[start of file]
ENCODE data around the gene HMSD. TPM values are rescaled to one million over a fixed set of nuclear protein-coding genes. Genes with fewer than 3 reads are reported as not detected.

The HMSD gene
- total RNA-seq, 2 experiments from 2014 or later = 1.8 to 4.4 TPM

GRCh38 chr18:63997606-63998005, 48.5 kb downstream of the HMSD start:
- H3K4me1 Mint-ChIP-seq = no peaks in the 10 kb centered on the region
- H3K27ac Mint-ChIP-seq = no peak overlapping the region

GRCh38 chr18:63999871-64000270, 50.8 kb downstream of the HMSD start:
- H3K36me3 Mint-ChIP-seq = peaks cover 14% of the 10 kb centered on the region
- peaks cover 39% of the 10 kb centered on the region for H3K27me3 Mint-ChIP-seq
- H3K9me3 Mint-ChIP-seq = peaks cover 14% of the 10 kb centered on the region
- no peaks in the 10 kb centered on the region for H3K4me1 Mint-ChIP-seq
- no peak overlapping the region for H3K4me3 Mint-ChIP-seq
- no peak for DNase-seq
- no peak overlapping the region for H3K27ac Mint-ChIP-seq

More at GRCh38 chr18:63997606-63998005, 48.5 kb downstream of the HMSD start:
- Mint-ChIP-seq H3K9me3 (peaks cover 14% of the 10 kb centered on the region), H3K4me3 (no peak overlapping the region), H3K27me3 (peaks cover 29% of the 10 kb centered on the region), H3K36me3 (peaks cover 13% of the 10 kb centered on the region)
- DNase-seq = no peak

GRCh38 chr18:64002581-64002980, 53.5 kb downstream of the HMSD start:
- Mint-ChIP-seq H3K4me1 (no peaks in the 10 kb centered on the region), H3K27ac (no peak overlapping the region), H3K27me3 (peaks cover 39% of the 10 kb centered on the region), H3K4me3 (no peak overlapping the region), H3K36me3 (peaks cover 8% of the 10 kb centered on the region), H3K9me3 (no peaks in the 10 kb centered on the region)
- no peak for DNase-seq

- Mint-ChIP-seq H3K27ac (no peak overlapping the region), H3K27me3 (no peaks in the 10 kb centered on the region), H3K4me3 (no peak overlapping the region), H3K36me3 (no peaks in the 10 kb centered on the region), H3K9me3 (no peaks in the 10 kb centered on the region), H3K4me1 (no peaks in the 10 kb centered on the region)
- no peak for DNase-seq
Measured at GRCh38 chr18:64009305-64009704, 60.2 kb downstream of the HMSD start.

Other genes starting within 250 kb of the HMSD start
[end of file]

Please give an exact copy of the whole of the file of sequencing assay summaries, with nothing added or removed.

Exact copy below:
ENCODE data around the gene HMSD. TPM values are rescaled to one million over a fixed set of nuclear protein-coding genes. Genes with fewer than 3 reads are reported as not detected.

The HMSD gene
- total RNA-seq, 2 experiments from 2014 or later = 1.8 to 4.4 TPM

GRCh38 chr18:63997606-63998005, 48.5 kb downstream of the HMSD start:
- H3K4me1 Mint-ChIP-seq = no peaks in the 10 kb centered on the region
- H3K27ac Mint-ChIP-seq = no peak overlapping the region

GRCh38 chr18:63999871-64000270, 50.8 kb downstream of the HMSD start:
- H3K36me3 Mint-ChIP-seq = peaks cover 14% of the 10 kb centered on the region
- peaks cover 39% of the 10 kb centered on the region for H3K27me3 Mint-ChIP-seq
- H3K9me3 Mint-ChIP-seq = peaks cover 14% of the 10 kb centered on the region
- no peaks in the 10 kb centered on the region for H3K4me1 Mint-ChIP-seq
- no peak overlapping the region for H3K4me3 Mint-ChIP-seq
- no peak for DNase-seq
- no peak overlapping the region for H3K27ac Mint-ChIP-seq

More at GRCh38 chr18:63997606-63998005, 48.5 kb downstream of the HMSD start:
- Mint-ChIP-seq H3K9me3 (peaks cover 14% of the 10 kb centered on the region), H3K4me3 (no peak overlapping the region), H3K27me3 (peaks cover 29% of the 10 kb centered on the region), H3K36me3 (peaks cover 13% of the 10 kb centered on the region)
- DNase-seq = no peak

GRCh38 chr18:64002581-64002980, 53.5 kb downstream of the HMSD start:
- Mint-ChIP-seq H3K4me1 (no peaks in the 10 kb centered on the region), H3K27ac (no peak overlapping the region), H3K27me3 (peaks cover 39% of the 10 kb centered on the region), H3K4me3 (no peak overlapping the region), H3K36me3 (peaks cover 8% of the 10 kb centered on the region), H3K9me3 (no peaks in the 10 kb centered on the region)
- no peak for DNase-seq

- Mint-ChIP-seq H3K27ac (no peak overlapping the region), H3K27me3 (no peaks in the 10 kb centered on the region), H3K4me3 (no peak overlapping the region), H3K36me3 (no peaks in the 10 kb centered on the region), H3K9me3 (no peaks in the 10 kb centered on the region), H3K4me1 (no peaks in the 10 kb centered on the region)
- no peak for DNase-seq
Measured at GRCh38 chr18:64009305-64009704, 60.2 kb downstream of the HMSD start.

Other genes starting within 250 kb of the HMSD start